University of Reading uses lecturers' stories to appeal to prospective undergraduates

The University of Reading has put the inspiring work of its lecturers and graduates at the centre of an integrated campaign designed to attract 16- and 17-year-olds to its undergraduate open days this year.

University of Reading is trying to attract undergraduates by promoting inspiring work by staff and students
University of Reading is trying to attract undergraduates by promoting inspiring work by staff and students

A range of projects, from research fighting dementia to technology helping people 'feel' virtual reality, are featured as part of the campaign, which invites prospects to "Be RED".

For example, under the headline "Protect rare species", it talks about School of Biological Sciences lecturer Dr Tara Pirie’s work tracking leopards in South Africa and how it helped protect them against poachers.

The campaign's key message is that the university has a strong impact on students beyond knowledge transfer and an undergraduate degree.

The success of the campaign will be measured on the basis of registrations for the open days, as well as engagements such as prospective students downloading the university’s prospectus.

"As a campus university we know that if a prospect attends an open day the conversion rate increases dramatically, so our ultimate success factor is the number of visitors to our open days in June and October," said Karen Smalley, head of marketing and campaigns.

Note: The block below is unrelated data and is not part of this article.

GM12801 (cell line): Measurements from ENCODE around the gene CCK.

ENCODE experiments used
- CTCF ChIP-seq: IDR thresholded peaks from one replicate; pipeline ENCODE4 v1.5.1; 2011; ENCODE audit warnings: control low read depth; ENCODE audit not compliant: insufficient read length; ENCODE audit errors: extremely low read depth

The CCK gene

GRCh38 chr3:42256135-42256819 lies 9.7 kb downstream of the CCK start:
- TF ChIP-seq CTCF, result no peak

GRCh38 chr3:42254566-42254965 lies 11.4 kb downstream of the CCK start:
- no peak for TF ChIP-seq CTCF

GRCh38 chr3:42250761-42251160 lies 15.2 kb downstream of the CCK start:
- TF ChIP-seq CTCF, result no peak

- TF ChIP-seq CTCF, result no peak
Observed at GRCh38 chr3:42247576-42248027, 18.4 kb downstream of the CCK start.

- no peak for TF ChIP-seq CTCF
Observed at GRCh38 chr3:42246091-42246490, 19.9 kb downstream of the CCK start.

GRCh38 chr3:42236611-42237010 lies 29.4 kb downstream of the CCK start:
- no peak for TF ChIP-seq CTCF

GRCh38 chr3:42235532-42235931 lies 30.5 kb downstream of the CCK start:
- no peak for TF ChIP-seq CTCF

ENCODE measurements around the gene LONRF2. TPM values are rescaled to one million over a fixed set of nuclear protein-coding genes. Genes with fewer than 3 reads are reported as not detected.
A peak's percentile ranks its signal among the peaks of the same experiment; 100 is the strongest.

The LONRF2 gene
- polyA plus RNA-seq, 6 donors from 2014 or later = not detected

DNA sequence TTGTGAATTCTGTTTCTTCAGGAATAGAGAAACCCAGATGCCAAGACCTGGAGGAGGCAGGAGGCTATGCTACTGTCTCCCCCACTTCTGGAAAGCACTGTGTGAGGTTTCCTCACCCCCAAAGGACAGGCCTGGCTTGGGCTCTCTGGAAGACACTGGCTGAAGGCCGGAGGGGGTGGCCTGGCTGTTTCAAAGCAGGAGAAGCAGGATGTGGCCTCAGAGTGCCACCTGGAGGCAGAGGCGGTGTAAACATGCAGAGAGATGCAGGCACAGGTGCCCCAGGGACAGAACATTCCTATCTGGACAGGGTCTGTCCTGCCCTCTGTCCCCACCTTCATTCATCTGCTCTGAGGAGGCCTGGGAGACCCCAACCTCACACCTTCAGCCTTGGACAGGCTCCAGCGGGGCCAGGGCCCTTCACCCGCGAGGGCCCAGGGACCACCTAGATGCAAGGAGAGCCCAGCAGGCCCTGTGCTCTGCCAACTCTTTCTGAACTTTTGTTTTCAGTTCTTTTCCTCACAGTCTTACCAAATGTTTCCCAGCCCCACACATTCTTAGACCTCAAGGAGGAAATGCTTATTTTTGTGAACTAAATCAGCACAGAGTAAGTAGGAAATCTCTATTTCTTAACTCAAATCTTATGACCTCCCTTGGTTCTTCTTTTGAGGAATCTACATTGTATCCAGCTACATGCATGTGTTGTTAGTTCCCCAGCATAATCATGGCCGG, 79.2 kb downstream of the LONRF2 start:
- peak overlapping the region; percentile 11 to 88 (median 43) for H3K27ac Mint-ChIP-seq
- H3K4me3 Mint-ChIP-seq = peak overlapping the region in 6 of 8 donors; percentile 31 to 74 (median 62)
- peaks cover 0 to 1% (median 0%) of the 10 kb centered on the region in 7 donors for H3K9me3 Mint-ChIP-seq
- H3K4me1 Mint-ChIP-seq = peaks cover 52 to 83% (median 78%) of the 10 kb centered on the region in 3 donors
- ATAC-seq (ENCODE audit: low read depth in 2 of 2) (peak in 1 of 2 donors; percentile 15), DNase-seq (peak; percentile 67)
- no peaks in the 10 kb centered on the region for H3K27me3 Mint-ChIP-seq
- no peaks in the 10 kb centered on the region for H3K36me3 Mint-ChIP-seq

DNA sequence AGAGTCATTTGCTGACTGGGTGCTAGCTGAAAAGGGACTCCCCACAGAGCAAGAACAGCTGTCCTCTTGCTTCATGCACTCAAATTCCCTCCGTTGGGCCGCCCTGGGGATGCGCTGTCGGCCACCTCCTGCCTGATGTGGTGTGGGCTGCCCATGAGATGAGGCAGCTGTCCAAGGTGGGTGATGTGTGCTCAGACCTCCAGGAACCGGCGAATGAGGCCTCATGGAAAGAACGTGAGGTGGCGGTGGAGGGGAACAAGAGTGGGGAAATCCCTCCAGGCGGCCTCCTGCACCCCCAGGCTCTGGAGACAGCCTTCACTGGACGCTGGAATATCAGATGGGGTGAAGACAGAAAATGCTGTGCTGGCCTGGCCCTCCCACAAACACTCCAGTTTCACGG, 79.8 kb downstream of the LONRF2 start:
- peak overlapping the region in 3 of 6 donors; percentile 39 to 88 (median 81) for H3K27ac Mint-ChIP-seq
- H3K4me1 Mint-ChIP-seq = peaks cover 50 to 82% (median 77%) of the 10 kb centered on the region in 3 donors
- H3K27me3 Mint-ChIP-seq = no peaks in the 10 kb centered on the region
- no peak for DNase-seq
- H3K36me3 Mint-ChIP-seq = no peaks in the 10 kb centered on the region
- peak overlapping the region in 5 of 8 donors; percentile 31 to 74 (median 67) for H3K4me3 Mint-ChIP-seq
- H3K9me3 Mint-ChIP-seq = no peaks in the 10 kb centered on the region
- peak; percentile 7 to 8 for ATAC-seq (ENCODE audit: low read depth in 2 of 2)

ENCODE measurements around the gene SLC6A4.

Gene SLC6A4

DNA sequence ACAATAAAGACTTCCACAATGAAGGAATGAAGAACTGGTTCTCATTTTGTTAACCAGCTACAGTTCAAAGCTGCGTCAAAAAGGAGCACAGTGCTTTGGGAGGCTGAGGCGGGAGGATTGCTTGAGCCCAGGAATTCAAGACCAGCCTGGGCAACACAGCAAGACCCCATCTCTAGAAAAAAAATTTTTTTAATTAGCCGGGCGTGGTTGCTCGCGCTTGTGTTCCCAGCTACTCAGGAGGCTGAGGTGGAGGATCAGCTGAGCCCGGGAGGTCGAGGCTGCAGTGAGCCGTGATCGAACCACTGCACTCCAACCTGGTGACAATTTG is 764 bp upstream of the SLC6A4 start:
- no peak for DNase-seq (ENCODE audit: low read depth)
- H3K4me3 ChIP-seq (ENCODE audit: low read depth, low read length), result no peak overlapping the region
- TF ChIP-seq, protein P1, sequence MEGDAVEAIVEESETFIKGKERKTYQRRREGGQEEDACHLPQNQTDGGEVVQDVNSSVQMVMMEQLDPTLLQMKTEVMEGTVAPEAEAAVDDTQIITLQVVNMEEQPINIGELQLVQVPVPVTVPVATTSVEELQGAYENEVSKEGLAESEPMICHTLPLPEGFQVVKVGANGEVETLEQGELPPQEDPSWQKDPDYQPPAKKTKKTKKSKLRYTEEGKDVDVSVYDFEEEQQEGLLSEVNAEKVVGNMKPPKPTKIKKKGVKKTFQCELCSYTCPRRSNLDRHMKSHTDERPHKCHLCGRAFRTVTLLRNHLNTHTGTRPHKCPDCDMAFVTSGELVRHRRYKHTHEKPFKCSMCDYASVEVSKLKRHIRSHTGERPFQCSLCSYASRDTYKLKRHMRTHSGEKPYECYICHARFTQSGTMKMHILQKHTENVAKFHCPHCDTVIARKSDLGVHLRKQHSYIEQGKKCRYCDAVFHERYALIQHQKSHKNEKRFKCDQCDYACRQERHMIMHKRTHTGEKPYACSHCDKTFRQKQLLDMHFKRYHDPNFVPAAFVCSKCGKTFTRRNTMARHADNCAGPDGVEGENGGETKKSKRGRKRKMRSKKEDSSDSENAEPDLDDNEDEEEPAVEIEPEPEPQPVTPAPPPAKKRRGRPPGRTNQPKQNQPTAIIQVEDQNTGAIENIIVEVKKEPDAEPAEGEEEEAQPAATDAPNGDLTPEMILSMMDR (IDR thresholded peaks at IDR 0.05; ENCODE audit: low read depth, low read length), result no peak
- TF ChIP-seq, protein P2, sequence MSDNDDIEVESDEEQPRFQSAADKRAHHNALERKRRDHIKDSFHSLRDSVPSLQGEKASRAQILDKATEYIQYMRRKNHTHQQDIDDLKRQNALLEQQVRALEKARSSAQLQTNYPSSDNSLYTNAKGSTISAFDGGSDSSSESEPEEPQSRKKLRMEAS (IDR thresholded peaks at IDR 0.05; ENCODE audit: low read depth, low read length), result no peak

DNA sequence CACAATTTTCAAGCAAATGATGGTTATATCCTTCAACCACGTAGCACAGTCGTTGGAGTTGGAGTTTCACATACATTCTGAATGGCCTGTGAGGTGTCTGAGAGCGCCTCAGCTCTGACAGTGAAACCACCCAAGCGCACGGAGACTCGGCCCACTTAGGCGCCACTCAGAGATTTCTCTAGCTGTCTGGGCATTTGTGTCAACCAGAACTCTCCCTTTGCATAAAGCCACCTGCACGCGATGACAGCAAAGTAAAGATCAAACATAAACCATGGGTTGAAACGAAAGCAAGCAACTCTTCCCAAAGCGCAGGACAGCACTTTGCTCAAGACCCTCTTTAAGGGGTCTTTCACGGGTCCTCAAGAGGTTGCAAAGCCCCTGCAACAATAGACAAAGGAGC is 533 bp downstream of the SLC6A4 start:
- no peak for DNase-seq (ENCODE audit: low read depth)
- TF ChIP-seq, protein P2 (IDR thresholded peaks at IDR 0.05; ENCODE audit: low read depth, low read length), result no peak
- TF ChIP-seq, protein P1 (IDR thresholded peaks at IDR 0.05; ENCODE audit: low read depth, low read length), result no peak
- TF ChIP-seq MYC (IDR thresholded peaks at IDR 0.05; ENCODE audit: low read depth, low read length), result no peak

The predominantly digital campaign is using PR, social media – including Twitter, Snapchat, Facebook and Instagram – search and advertising to reach people and pull them to the university’s dedicated recruitment website.

The university is also promoting it in forums on university guide-type websites such as What Uni and the Complete University Guide, and will do similar at the Reading Festival, where it has a presence each year.

Reading was ranked in the top quarter of UK universities for the third year running in The Times and Sunday Times' Good University Guide 2018, and increased its intake by 17 per cent between 2015/16 and 2017/18 to 4,614 undergraduates.

However, Smalley said that, rather than rely on league tables, the university wants to "evidence the strength of our impact so it is a more emotive and holistic set of messages we are portraying".


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